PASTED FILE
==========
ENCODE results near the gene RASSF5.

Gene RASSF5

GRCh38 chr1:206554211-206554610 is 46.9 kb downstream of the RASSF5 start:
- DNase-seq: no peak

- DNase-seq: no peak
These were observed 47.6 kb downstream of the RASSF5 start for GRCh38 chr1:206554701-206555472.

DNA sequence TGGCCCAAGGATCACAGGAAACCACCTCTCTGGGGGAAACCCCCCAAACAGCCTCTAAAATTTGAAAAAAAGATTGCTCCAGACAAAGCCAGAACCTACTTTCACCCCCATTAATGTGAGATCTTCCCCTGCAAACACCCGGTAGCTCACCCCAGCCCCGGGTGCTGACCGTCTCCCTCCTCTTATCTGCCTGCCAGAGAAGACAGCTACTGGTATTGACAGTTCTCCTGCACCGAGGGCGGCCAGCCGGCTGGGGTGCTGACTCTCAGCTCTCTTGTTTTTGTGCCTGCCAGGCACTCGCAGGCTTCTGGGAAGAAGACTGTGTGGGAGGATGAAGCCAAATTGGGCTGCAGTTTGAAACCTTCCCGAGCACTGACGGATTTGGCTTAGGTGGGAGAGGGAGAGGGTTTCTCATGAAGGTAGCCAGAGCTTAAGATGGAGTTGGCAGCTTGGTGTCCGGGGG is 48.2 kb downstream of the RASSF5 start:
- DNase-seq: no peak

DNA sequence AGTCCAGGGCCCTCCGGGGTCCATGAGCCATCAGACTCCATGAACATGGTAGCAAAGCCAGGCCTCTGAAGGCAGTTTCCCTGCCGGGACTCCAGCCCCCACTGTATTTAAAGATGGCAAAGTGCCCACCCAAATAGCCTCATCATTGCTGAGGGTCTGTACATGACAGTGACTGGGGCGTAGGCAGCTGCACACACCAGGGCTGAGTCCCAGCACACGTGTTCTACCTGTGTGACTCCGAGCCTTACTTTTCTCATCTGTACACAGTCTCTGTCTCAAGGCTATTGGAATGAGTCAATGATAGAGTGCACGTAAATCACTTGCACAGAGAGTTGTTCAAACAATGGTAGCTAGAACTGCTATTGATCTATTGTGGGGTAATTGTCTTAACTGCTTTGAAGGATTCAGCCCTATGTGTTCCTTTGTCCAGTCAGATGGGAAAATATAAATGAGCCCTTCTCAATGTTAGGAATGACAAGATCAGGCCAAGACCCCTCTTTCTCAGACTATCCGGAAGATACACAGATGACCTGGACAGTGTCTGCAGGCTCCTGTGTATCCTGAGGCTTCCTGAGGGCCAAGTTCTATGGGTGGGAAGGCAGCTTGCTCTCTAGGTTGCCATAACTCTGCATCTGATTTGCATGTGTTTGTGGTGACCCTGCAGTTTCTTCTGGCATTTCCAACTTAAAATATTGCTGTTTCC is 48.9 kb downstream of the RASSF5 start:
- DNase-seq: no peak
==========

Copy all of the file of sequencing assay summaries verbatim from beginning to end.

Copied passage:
ENCODE results near the gene RASSF5.

Gene RASSF5

GRCh38 chr1:206554211-206554610 is 46.9 kb downstream of the RASSF5 start:
- DNase-seq: no peak

- DNase-seq: no peak
These were observed 47.6 kb downstream of the RASSF5 start for GRCh38 chr1:206554701-206555472.

DNA sequence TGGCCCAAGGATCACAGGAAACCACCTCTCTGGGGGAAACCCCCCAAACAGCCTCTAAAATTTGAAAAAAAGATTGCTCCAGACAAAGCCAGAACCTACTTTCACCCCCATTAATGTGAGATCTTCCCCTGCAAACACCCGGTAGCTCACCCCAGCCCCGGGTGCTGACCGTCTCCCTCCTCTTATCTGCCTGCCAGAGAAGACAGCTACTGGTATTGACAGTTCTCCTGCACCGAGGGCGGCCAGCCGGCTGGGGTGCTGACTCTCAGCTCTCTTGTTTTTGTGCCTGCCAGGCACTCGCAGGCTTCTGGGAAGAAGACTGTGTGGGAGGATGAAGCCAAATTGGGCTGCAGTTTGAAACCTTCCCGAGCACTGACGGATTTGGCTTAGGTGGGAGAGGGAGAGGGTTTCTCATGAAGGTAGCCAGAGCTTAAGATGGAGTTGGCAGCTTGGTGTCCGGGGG is 48.2 kb downstream of the RASSF5 start:
- DNase-seq: no peak

DNA sequence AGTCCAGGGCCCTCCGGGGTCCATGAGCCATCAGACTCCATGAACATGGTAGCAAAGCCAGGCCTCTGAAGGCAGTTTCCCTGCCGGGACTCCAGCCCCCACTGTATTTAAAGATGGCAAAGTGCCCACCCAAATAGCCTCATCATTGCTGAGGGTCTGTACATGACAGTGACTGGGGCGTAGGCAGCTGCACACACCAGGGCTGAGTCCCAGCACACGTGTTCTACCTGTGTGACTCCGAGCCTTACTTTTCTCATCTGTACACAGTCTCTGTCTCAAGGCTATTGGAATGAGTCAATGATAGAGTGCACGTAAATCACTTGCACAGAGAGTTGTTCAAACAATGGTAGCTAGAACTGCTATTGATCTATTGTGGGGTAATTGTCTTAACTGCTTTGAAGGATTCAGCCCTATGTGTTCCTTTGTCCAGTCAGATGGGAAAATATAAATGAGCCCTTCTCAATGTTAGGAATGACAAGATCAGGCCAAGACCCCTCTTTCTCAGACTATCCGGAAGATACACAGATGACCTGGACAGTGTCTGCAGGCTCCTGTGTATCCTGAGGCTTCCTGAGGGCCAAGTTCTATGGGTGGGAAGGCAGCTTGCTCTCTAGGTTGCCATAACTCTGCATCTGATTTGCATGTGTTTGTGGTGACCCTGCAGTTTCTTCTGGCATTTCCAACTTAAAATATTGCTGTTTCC is 48.9 kb downstream of the RASSF5 start:
- DNase-seq: no peak